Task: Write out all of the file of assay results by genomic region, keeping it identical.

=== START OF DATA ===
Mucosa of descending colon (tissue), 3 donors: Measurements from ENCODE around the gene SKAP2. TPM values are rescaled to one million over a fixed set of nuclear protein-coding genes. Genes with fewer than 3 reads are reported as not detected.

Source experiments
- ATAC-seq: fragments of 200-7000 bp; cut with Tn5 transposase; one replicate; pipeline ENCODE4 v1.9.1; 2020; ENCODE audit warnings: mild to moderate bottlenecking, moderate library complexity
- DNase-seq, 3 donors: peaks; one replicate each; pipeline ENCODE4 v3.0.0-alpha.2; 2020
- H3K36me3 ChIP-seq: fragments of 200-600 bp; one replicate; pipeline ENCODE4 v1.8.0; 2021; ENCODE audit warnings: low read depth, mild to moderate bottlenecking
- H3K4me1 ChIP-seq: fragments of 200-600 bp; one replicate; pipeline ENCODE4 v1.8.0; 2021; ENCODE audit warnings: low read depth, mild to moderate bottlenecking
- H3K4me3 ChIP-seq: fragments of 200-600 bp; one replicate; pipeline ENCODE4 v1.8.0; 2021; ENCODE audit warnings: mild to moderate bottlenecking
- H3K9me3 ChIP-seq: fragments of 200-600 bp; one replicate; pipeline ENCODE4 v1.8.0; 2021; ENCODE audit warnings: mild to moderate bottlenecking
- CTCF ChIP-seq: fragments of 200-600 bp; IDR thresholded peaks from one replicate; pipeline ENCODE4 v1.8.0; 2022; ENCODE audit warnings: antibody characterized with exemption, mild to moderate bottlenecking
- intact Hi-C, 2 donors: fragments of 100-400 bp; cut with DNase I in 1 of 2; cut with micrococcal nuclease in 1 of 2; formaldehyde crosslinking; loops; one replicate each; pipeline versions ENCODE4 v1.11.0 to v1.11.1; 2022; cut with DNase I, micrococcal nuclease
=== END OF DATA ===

Mucosa of descending colon (tissue), 3 donors: Measurements from ENCODE around the gene SKAP2. TPM values are rescaled to one million over a fixed set of nuclear protein-coding genes. Genes with fewer than 3 reads are reported as not detected.

Source experiments
- ATAC-seq: fragments of 200-7000 bp; cut with Tn5 transposase; one replicate; pipeline ENCODE4 v1.9.1; 2020; ENCODE audit warnings: mild to moderate bottlenecking, moderate library complexity
- DNase-seq, 3 donors: peaks; one replicate each; pipeline ENCODE4 v3.0.0-alpha.2; 2020
- H3K36me3 ChIP-seq: fragments of 200-600 bp; one replicate; pipeline ENCODE4 v1.8.0; 2021; ENCODE audit warnings: low read depth, mild to moderate bottlenecking
- H3K4me1 ChIP-seq: fragments of 200-600 bp; one replicate; pipeline ENCODE4 v1.8.0; 2021; ENCODE audit warnings: low read depth, mild to moderate bottlenecking
- H3K4me3 ChIP-seq: fragments of 200-600 bp; one replicate; pipeline ENCODE4 v1.8.0; 2021; ENCODE audit warnings: mild to moderate bottlenecking
- H3K9me3 ChIP-seq: fragments of 200-600 bp; one replicate; pipeline ENCODE4 v1.8.0; 2021; ENCODE audit warnings: mild to moderate bottlenecking
- CTCF ChIP-seq: fragments of 200-600 bp; IDR thresholded peaks from one replicate; pipeline ENCODE4 v1.8.0; 2022; ENCODE audit warnings: antibody characterized with exemption, mild to moderate bottlenecking
- intact Hi-C, 2 donors: fragments of 100-400 bp; cut with DNase I in 1 of 2; cut with micrococcal nuclease in 1 of 2; formaldehyde crosslinking; loops; one replicate each; pipeline versions ENCODE4 v1.11.0 to v1.11.1; 2022; cut with DNase I, micrococcal nuclease